In 1951, India’s literacy was only 18.3 per cent. Today the rate stands at 64.8 per cent. Quite a big leap for independent India. However, India continues to lag behind several other developing countries in the region.
China’s adult literacy rate was 78.3 per cent in 1990 and 85.8 per cent in 2001, when India reported 49.3 per cent and 58.0 per cent respectively. Sri Lanka posted youth literacy rate of 95.1 per cent (1990) and 96.9 per cent (2001) while India’s rates were 64.3 per cent and 73.3 per cent respectively.
Census data indicate that the number of literates in India grew by 52 per cent in 1981-91 and 59 per cent in 1991-2001. The absolute number of illiterates increased during 1981-91 but substantially declined during 1991-2001.
The National Policy on Education (1986) provides a broad policy framework for eradication of illiteracy and sets a goal of expenditure on education at six per cent of the GDP. As against the goal of six per cent, the total expenditure on education by both central and State Governments was only three per cent of GDP in 2002-03.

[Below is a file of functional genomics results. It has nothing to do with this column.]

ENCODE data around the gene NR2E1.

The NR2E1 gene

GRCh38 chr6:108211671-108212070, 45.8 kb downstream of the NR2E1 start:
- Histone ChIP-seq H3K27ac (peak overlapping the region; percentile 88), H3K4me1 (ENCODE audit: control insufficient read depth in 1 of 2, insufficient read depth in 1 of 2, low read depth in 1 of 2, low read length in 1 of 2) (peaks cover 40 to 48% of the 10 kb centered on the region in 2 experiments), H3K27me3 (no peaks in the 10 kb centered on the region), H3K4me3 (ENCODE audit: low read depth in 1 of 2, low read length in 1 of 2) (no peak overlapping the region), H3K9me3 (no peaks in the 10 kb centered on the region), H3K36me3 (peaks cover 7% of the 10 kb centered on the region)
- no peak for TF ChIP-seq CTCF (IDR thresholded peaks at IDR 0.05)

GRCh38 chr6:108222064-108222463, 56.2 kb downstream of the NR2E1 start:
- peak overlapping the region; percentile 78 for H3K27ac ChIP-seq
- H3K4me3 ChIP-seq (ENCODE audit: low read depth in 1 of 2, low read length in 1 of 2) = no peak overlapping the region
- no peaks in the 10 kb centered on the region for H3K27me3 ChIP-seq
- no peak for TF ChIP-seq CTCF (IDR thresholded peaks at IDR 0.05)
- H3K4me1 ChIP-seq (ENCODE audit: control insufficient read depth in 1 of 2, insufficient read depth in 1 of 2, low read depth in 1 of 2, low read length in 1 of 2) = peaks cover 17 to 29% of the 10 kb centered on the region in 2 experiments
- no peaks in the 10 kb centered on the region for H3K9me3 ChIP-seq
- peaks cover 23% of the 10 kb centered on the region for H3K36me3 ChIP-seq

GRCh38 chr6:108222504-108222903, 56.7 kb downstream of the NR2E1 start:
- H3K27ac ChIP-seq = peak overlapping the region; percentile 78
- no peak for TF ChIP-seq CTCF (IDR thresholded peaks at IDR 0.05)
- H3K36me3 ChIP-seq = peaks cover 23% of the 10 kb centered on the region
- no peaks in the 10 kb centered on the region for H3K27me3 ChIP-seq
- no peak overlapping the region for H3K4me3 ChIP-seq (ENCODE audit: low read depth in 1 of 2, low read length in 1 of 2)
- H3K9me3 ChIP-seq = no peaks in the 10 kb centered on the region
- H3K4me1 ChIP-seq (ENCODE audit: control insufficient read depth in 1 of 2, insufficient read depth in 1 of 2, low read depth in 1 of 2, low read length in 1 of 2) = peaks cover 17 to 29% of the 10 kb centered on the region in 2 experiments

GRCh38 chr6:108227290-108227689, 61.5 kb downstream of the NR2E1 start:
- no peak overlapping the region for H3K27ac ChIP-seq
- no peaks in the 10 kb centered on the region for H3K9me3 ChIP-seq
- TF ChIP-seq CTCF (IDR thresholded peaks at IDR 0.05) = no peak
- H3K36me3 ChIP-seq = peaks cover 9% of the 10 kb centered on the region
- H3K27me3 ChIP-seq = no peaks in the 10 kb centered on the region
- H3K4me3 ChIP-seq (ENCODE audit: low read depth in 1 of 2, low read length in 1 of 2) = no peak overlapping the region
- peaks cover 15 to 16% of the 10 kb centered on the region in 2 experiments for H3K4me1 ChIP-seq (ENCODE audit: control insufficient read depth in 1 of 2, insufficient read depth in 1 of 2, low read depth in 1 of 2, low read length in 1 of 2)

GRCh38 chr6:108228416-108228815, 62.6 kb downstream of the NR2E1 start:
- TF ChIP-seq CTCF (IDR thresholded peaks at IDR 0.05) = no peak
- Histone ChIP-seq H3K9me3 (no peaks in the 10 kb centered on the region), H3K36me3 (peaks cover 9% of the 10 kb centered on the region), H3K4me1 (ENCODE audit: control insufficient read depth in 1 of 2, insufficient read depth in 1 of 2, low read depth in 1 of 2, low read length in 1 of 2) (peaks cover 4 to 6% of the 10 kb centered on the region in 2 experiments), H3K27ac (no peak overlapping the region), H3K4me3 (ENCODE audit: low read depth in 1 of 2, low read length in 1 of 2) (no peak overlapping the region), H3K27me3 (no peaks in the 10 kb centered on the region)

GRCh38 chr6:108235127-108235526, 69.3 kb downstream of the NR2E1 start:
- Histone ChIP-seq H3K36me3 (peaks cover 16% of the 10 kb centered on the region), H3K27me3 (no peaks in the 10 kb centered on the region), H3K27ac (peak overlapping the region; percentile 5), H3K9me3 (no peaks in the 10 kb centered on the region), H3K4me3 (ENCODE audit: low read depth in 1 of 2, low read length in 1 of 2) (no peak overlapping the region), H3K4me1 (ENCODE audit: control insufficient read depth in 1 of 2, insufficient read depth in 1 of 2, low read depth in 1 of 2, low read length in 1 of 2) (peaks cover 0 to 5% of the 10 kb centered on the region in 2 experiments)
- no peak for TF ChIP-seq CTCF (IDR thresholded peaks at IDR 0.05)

11th Five-Year Plan Allocation
The 11th Five-Year Plan (2007-12) document proposes an almost 10-fold in outlay for higher and technical education. The planners have set ambitious targets—to attract 15 per cent students passing out of Class XII (from the current 10 per cent) into higher education by 2012 and 22 per cent by 2017. The way to do this, they say, is to expand and upgrade on an unprecedented scale.
In the new Plan, there is more of everything—30 new Central Universities are to be set up, seven Indian Institutes of Technology (IITs) and Indian Institutes of Management (IIMs), 10 National Institutes of Technology, five research institutes to be called Indian Institute of Science, Education and Research, 20 Indian Institutes of Information Technology (IIITs), two Schools of Architecture and 330 colleges in educationally backward districts. All this is in line with the Prime Minister’s announcements in his Aug. 15, 2007 Independence Day speech.